Heart, Lungs & Aspen Trees
As I look at the stunning landscape of mountains covered in a quilt of aspen and pine trees, I think about their symbiotic relationship. I’m mesmerized by the unique alternating textures formed by the dark, spikey pines, softened by their neighboring and lighter colored aspen leaves.
While some people say that these two tree families fight one another for dominance like cowboys of the Wild West staking their claim to land, I see them as harmoniously coexisting. Even if not by choice, then by necessity. Almost a yin and yang balancing one another.
This idea of interwoven codependency – and the metaphor of breathlessness – brings to mind the heart and lungs I’ve been focused on the last two months. Ever since my most recent dissection in the anatomy lab in which I removed these two vital organs as a single unit, I’ve been fixated on their interrelationship. To consider one without the other is now inconceivable after tracing the pathway of blood funneling from vessels to heart to lungs and back to heart again before dispersing throughout the body.
Only when attempting to sever connections do you discover that the delineations we rely on in naming anatomy are artificial and subjective constructs. Where does one structure end and its neighboring one begin? That can be up to the individual creating the boundaries. In this sense, if you think of your blood vessels as extensions of your heart, reaching out to the periphery of your body (your skin) in the form of capillaries, then as my teacher Gil Hedley suggests, every time you touch someone, you’re touching his or her heart. No wonder touch is so powerful!
I’ll never forget the moment in the lab of first lifting the front of the ribcage, removing it like a shield of armor, revealing the heart and lungs snuggled together. In that moment we lab partners were archeologists discovering a previously unseen treasure. And the opened treasure “chest” unleashed energy like rays of light as you’d see in a movie.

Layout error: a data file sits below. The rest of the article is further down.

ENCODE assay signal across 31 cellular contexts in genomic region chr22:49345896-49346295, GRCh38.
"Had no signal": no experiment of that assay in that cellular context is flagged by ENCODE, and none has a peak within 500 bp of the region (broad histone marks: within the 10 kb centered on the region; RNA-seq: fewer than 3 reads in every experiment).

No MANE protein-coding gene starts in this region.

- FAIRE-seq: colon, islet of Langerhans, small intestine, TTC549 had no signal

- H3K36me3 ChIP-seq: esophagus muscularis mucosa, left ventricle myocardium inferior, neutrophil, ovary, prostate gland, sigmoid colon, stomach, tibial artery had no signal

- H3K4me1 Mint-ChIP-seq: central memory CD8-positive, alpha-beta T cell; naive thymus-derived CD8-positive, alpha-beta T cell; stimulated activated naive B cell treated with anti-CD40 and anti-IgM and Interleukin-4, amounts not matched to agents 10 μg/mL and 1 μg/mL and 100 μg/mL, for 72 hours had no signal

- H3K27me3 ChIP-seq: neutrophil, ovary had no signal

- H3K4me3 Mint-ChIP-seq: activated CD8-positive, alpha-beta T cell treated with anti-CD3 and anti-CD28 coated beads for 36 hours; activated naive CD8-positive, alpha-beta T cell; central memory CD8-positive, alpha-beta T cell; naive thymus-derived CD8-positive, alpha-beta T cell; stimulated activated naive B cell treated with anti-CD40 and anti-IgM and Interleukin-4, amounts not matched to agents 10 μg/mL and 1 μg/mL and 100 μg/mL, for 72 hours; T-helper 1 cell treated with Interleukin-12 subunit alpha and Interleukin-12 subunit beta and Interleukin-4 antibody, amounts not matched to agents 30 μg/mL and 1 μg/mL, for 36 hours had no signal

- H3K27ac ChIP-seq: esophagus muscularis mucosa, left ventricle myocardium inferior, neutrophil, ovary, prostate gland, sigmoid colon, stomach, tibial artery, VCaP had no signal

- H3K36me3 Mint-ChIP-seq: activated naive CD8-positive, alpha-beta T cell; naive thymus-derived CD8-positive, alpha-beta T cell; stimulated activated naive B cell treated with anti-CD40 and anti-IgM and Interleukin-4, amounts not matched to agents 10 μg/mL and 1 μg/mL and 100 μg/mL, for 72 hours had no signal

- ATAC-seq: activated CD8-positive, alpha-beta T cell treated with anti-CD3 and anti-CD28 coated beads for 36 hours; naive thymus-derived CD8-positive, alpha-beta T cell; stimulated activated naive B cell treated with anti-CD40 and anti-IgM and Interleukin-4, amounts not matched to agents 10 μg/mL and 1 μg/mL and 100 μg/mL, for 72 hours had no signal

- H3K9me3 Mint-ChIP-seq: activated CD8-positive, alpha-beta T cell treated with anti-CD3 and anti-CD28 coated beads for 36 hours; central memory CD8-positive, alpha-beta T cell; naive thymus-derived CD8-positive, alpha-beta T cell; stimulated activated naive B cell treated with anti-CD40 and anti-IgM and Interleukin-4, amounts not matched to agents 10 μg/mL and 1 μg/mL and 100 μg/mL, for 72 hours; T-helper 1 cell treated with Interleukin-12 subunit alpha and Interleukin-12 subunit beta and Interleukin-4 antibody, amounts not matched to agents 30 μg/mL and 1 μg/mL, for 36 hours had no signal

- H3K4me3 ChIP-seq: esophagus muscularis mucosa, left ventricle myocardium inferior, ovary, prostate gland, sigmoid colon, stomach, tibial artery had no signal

The vision of two lungs seemingly embracing a heart left me awestruck. Think about this: every inhalation inflates your lungs, giving your heart a gentle squeeze. This idea can lead to an array of comforting metaphors. Consider the lonely heart: never is it alone thanks to the companionship of the lungs. Consider the cold-hearted: soft spongy lungs cozying up to it would surely melt even the most callous of hearts. Consider the broken-hearted: the compression of the lungs might hold it in place or even piece it back together. What incredible solace the image of hugging lungs can offer!
So as I meditate on the magnificent beauty of the San Juan Skyway here in Colorado and the co-dependency of the aspen and pine trees, I recall the breathless awe I felt in discovering the heart and lungs in our bodies’ own landscape of Wild West terrain. What mystery beholds us and majestic territory lies before us. The sense of inspiration (and its root word of “inspire” meaning “to breathe life into”) which I felt in the lab reveals itself before me yet again.